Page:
COVID-19 Roundtable Discussion: Furloughs

April 6, 2020

Furloughs and Disruptions

At the end of the April 2nd Virtual Session, several members asked to reconvene on April 3rd to dive deeper into furloughs: What are other companies doing? How they are making decisions on furloughs?

This recap is from a conversation on April 3, 2020. Approaches discussed may have already changed in this fluid environment. Because of the sensitive nature of this topic, member and
company names have been omitted.

Getting the Communications Right

  • Leading from the top: Any move that takes money from employees’ pockets amid a crisis must be communicated with empathy and respect. Each member company that has enacted
    furloughs has also publicly announced cuts to CEO, board and executive pay. Several members reported that their CEOs are leading virtual townhalls regularly, taking pay and furlough questions directly from employees.
  • Demonstrating an “all out” effort: As one member stated, it is critical that employees see pay cuts and furloughs as measures of last resort. Employees need to see messaging around cuts to discretionary spending, capital projects, IT, etc., before they’re forced to make sacrifices to their livelihoods.
  • “We’re in this together:” It is the message leaders are uniformly trying to send, but its undeniable that pay disruption means something completely different to an executive than it does to a frontline worker. Messages that do resonate enable employees to proactively contribute to the common good, like one member company’s popular new policy that allows workers in France to donate the value of RTT days to hospitals and healthcare providers.
  • Speeding up messaging and ensuring its right: As one member put it, “We’ve reduced our communications review process from four days to four hours. Now I want it down to two hours.” Another member shared that every message going out is scrubbed for “tone” and “vocabulary.” A third member company has added in a new governance layer to communications normally delegated to regional managers to ensure consistency across the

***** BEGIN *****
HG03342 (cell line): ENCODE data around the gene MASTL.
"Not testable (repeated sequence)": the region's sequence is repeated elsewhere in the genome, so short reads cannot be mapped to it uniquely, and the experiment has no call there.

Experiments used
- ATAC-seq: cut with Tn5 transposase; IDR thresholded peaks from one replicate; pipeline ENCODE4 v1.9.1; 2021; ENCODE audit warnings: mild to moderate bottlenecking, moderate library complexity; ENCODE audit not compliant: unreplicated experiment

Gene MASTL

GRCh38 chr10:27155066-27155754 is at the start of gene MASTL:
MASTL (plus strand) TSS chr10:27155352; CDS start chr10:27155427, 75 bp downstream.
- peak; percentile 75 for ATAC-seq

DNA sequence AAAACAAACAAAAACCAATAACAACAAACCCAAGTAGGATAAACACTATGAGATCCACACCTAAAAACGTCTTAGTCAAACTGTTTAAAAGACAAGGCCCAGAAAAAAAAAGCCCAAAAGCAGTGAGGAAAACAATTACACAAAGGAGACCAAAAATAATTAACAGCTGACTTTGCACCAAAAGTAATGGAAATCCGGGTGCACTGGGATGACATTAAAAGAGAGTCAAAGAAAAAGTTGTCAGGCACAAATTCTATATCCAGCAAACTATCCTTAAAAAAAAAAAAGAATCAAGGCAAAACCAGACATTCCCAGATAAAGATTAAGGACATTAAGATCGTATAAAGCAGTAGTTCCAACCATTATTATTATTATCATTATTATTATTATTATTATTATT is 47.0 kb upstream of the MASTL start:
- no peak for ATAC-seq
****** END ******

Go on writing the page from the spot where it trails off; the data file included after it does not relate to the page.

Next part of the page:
organization.
  • Remote separations: No easy answer here other than to avoid lay-offs via Zoom if at all possible. One member in the deeply impacted hospitality industry shared that leaders and managers held individual conversations with every associate over the course of four days, ensuring that employees heard workforce plans directly from the company before reading anything in news reports.
  • Defining what furloughs mean: Messaging to employees must be specific, detailing exactly what any furlough or pay reduction means in terms of specific benefits programs, incentive
    plans and other non-cash forms of compensation.

Navigating the Regulatory Challenges

  • No “one-stop shop:” Compliance teams are working around the clock in the face of rapidly shifting rules and regulations. No one has a “go-to” resource to track everything—as legislative bodies in different countries continue to enact new rules to help companies and employees.
  •  Some helpful vendors: Ernst & Young, Mercer and Baker McKenzie were each recommended by at least one member on the call, as everyone tries to get a handle on what the rules and policies are in specific markets.

What Some Affected Companies are Doing Now

  • Member company with a large impacted unit (industrial):
    o All employees in North America have been furloughed for two weeks, stretched across the rest of the second quarter (one day per week for 10 weeks).
    o All executives have taken a 10% pay cut.
    o Nothing in Europe, yet, but work councils are actively engaged.
  • Member company whose primary business line is impacted (industrial):
    o CEO and c-suite have publicly announced a 20% cut in pay for 2020.
    o Top 100 senior managers have almost uniformly volunteered to take the 20% cut
    o Mandatory furloughs in the U.S. (one week per month over the next few months).
    o Voluntary furloughs in other markets (1 day per week, over 10 weeks).
    o Quickly identifying what is possible to encourage or ask employees to do in specific markets, especially in Europe, and ensuring “volunteerism” is well documented where needed.
  • Member company whose primary business line is impacted (hospitality): CEO and Board have publicly forgone pay for the remainder of 2020

Thank You

Thank you to all who participated for your energy and enthusiasm! We will have more discussions and send out surveys and resources on specific topics concerning COVID-19.

If your team is dealing with similar issues or have questions you’d like answered please fill out the form below!

COVID-19 Roundtable Discussion: Furloughs

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